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2022 July. Oils on loose canvasm36”x36” A good portion of my work is influenced by my childhood memories of good country living. I spent most summers on my great-grandparents’ farm, picking berries and feeding chickens. My great-grandmother, mubba dear, taught me how to pluck and clean chickens, preserve jams, and sew. Rheumatoid arthritis keeps me from doing so many of the practices that we are slowly losing so I choose to immortalize them in my work.
2022. Oils, silver gilding, and plaster on 24x30" Masonite. Narrative:He entered the room and silence fell. Everyone straightened their backs and clinched their jaws in efforts to appear larger, more manly. His presence demanded their attention. It demanded respect. And they submitted to him before he spoke a single word. On display at Texas Southern University Art Museum for “Citywide African American Art Exhibition 2022”. June 17 through December 2022.
2022 January. Soft pastels on 24”x36" pastel board. Framed. Heaven is in between the legs of a Black woman. She is seduction. She is euphoria. She is god.
2021 October. Soft pastel on 24”x18” hardboard. Framed. Narrative: He ruled his flock of devotees with the fist of a god. Shrouded in the richest red fabrics from head to toe, his travels took him from the green mountains of Mali to the dune fields deep in the Sahara. Met with chants, bows, fruits, and fabrics, his authority was unchallenged. Who had not heard the tales of the Red Sultan of Agadez? Who had been favored enough to gaze upon his bronze face? Surely, they were God's chosen.
2021 December. Oils, plaster, and gold leaf on 24x48" stretched canvas This piece gives a node to Black worth in the Renaissance period in a contemporary fashion that highlights current cultural trends like hair and dress. It also gives a node to the tragic story behind Billie Holiday's "Strange Fruit“ and the plot to imprison her and how today’s racial climate bares little difference from then.
2021. Oils and plaster on 30”x24" hardboard Narrative: He entered the room and silence fell. Everyone straightened their backs and clinched their jaws in efforts to appear larger, more manly. His presence demanded their attention. It demanded respect. And they submitted to him before he spoke a single word.
2021 December. Soft pastel on 24”x18” hardboard. Framed. Narrative:Moorish people from across north Africa have been depicted in European art since Medieval times but most works place them in servitude, hidden within the shadows, or with exaggerated features meant to look unflattering. Black people were not afterthoughts to be thrown into the corner of a painting. We were and are worthy of being the focus. The color yellow is used in excess in the veil and background, melting as one.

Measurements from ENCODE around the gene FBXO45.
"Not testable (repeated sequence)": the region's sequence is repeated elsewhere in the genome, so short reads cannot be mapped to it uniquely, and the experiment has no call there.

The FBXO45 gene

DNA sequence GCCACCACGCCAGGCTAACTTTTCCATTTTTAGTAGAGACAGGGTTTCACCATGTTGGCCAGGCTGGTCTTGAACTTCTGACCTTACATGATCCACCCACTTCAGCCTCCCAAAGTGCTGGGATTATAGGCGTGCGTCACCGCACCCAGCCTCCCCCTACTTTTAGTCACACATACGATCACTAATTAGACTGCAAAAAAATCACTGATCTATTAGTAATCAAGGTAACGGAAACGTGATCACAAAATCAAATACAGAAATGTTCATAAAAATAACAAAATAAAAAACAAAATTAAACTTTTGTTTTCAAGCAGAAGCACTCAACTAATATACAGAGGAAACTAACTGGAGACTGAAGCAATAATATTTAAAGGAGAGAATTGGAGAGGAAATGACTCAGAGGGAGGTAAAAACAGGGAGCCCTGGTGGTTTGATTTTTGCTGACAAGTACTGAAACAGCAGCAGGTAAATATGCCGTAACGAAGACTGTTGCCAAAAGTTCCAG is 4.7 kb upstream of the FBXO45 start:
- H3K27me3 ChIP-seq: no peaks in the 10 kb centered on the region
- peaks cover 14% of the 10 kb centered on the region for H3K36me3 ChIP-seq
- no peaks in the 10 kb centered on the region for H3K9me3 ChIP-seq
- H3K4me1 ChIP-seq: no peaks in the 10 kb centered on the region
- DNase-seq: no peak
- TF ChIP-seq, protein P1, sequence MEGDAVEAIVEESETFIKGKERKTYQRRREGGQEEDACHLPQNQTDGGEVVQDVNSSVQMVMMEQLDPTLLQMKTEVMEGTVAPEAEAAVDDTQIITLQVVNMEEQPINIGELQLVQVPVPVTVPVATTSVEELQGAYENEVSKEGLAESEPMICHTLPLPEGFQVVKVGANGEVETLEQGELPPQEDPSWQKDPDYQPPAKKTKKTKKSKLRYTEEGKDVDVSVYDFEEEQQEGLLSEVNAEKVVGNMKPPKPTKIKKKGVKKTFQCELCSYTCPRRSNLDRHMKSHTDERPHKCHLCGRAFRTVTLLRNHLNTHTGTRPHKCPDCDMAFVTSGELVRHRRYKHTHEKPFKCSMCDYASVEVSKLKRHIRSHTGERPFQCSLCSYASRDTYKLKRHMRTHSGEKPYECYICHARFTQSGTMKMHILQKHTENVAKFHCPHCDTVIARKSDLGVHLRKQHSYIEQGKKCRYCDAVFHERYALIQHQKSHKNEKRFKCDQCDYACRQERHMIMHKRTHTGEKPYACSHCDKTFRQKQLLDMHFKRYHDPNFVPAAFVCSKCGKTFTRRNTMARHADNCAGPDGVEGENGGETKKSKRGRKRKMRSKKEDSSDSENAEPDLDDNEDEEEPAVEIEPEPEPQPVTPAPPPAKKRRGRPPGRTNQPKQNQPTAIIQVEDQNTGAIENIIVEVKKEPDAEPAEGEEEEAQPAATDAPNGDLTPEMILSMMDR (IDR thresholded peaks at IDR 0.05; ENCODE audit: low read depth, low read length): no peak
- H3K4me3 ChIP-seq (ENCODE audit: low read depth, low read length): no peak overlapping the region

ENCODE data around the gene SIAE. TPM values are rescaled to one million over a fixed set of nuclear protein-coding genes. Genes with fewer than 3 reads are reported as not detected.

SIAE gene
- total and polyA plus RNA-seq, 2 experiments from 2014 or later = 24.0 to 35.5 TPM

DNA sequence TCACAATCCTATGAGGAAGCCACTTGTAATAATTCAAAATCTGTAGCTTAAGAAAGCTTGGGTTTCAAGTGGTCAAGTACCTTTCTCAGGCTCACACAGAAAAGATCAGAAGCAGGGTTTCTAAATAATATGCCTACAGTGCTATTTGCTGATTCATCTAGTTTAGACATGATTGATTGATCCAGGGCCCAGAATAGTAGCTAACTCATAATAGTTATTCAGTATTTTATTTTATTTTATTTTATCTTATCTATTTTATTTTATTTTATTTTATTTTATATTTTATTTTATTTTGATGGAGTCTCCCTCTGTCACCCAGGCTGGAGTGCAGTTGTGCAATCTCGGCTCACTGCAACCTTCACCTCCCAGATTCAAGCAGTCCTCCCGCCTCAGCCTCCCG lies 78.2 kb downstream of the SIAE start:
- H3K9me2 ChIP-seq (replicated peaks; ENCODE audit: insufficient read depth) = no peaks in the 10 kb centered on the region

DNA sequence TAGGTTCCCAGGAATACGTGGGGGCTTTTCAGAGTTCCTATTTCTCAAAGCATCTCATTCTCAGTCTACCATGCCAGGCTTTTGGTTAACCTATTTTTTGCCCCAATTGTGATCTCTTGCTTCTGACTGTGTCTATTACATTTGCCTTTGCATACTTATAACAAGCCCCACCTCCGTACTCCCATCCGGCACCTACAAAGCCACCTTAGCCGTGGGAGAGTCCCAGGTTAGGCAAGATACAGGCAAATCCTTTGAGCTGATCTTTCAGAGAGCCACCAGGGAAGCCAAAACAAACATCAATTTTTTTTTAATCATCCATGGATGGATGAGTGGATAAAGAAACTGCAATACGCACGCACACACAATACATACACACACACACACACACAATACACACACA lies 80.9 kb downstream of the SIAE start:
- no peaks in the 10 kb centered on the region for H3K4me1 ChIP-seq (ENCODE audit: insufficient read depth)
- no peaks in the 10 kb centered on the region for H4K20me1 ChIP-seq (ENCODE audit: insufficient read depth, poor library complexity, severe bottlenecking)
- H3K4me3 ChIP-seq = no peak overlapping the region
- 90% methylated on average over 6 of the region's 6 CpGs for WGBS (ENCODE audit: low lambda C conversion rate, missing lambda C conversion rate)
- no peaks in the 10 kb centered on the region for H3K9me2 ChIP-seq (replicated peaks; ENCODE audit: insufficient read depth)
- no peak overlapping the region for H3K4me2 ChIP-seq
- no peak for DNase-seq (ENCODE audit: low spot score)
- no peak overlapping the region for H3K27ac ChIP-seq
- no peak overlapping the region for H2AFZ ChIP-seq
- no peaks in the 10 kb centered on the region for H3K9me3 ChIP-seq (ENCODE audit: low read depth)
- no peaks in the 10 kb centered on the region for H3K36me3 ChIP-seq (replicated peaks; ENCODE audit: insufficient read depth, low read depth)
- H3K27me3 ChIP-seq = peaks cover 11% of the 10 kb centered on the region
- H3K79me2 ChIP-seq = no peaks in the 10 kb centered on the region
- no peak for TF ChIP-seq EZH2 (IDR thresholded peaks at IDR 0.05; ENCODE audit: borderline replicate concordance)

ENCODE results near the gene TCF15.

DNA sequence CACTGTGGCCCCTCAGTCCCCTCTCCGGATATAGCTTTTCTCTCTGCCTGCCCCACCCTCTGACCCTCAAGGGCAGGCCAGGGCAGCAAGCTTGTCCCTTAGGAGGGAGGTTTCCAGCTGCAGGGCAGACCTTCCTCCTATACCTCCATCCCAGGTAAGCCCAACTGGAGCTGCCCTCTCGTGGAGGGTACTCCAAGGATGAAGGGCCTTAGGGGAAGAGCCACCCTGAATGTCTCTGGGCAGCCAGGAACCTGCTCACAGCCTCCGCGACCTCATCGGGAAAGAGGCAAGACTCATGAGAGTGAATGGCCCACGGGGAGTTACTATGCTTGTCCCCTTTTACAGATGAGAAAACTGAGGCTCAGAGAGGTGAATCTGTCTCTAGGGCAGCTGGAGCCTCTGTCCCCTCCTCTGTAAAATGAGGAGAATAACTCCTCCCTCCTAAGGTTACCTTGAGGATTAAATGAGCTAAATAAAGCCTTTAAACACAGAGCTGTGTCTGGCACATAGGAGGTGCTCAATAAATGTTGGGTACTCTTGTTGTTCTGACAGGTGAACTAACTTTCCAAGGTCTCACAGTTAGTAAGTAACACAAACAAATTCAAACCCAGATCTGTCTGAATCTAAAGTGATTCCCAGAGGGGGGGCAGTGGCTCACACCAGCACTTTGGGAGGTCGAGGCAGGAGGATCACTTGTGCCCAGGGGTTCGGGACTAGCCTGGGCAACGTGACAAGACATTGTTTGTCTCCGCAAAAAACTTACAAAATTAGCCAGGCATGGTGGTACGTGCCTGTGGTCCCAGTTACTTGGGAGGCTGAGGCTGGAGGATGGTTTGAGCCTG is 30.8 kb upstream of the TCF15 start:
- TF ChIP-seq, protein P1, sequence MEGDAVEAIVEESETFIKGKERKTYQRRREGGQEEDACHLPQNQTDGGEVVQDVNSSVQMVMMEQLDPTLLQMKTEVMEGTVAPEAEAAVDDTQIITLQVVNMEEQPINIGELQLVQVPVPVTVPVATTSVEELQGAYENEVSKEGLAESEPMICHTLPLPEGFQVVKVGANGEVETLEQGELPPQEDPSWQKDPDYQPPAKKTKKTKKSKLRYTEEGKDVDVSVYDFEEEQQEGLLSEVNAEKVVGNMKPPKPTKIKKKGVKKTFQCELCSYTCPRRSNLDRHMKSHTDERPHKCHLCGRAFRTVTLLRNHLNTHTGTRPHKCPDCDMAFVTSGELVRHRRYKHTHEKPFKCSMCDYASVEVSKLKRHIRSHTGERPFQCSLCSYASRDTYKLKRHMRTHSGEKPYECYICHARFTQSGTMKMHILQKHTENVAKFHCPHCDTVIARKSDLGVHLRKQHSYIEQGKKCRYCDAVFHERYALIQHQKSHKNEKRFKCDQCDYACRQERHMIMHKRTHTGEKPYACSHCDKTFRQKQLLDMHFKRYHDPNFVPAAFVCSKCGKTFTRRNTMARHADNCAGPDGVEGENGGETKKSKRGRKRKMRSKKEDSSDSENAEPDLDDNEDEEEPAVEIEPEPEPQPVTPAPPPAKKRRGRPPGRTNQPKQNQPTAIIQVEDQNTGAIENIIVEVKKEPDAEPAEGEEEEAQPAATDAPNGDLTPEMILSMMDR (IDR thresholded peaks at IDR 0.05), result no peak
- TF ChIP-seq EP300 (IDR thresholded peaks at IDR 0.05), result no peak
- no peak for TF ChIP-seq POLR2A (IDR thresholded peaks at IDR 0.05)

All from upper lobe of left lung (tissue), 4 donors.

2021. Charcoal, soft pastel, marker on 24”x19” Bristol. Framed. Narrative:I once knew a man who could take a few rough stones and some wire and make you an adornment that was fit for royalty. His hands were dark and worn from years of his craft. His head was always wrapped in linens from the northern shores of Africa. He shrouded his body in mud-cloth and silk. He whispered affirmations as he hammered and toiled. If you ever see him, give him my love.
2021. Concept sketch. Charcoal, 8.5x11”
2021. Oils on 30”x30” birchwood Narrative:The ancestors always return for their children. When separated from his tribe, language, and name he was tossed around the world and forced to adapt, making a way all while longing to return to the lands of his people. Great ancestor, show him the way. Direct him to liberation. Cover him on his journey home, whether physical or spiritual, so that he may never be lost again. Show him the way. Reproductions available ↓here↓Go to link
2021. Mixed media- Charcoal, soft pastel, & oil paint on 19”x27” paper A tignon is an 18th century headdress with origins in Louisiana, the Spanish Colonial Gulf, the Caribbean, and West Africa, mandated for racial and class profiling, to prevent free and enslaved women of African descent of adorning themselves and their hair. Tignon laws were enacted in 1789 to prevent colored women for fear of them seducing white men. In essence, the edict was an attempted ban on Black autonomy. Prints here↓Go to link
2021. 24”x36” Oils on stretched canvas Quarantine during the pandemic served as an opportunity for me to trace my lineage. Like most African Americans, family origins become fuzzy after tracing back five or six generations. “Follow you home “ is a part of the series, “Flights of antiquity,” which explores self-discovery and confusion often felt by people of lost lineage. From southern rural-Texas life to the shores of West Africa, this series depicts good and bad nostalgic narratives.
2019. Oils on 24”x24” round wooden panel This piece was meant to depict how ugly and beauty can co-exist in the same space and time. More politically-driven, I created this piece because of my love for my beautiful homeland yet my disdain for our war-torn villages. The destruction of these wars scar our children so deep and jade them before they have an opportunity to really see and appreciate the beauty that does exist around them.
2017. Oils on 20”x24” oval stretched canvas
2017. Oils on 18x24" stretched canvas